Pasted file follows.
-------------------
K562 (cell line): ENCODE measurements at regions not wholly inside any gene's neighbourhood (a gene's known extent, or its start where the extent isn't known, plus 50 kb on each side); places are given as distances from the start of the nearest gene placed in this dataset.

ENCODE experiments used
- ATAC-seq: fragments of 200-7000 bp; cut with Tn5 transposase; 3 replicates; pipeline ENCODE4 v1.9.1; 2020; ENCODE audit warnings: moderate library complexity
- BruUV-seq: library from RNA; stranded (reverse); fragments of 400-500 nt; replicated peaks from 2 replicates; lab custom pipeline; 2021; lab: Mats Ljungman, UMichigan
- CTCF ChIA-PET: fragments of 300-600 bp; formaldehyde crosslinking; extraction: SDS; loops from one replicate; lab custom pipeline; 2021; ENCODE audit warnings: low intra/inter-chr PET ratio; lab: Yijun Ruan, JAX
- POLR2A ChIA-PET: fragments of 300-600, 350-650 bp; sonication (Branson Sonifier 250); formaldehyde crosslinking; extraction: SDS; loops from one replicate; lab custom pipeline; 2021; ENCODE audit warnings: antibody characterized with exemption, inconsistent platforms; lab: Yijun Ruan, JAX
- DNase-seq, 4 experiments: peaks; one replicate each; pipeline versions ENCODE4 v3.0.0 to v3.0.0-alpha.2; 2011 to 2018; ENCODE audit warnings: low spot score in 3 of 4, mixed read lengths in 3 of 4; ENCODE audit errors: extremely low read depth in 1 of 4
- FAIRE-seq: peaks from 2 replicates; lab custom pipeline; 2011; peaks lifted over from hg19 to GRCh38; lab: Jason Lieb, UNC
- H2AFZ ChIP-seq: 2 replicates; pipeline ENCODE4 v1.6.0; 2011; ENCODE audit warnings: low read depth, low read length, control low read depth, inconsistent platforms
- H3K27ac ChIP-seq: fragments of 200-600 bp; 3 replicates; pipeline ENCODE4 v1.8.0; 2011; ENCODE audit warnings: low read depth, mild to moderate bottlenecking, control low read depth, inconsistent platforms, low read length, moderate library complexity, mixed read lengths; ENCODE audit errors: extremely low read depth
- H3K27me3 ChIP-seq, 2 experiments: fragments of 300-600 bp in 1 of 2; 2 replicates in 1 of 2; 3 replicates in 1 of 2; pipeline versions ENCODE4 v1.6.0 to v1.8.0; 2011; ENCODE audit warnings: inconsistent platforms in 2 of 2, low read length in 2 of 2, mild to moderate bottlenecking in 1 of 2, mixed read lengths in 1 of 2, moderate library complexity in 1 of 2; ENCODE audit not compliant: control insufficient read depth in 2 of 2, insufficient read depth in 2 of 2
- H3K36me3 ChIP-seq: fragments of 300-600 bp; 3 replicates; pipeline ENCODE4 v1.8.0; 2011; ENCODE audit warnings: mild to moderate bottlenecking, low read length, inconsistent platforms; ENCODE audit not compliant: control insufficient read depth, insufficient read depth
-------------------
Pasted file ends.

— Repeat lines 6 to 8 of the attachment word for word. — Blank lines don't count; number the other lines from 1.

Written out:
- POLR2A ChIA-PET: fragments of 300-600, 350-650 bp; sonication (Branson Sonifier 250); formaldehyde crosslinking; extraction: SDS; loops from one replicate; lab custom pipeline; 2021; ENCODE audit warnings: antibody characterized with exemption, inconsistent platforms; lab: Yijun Ruan, JAX
- DNase-seq, 4 experiments: peaks; one replicate each; pipeline versions ENCODE4 v3.0.0 to v3.0.0-alpha.2; 2011 to 2018; ENCODE audit warnings: low spot score in 3 of 4, mixed read lengths in 3 of 4; ENCODE audit errors: extremely low read depth in 1 of 4
- FAIRE-seq: peaks from 2 replicates; lab custom pipeline; 2011; peaks lifted over from hg19 to GRCh38; lab: Jason Lieb, UNC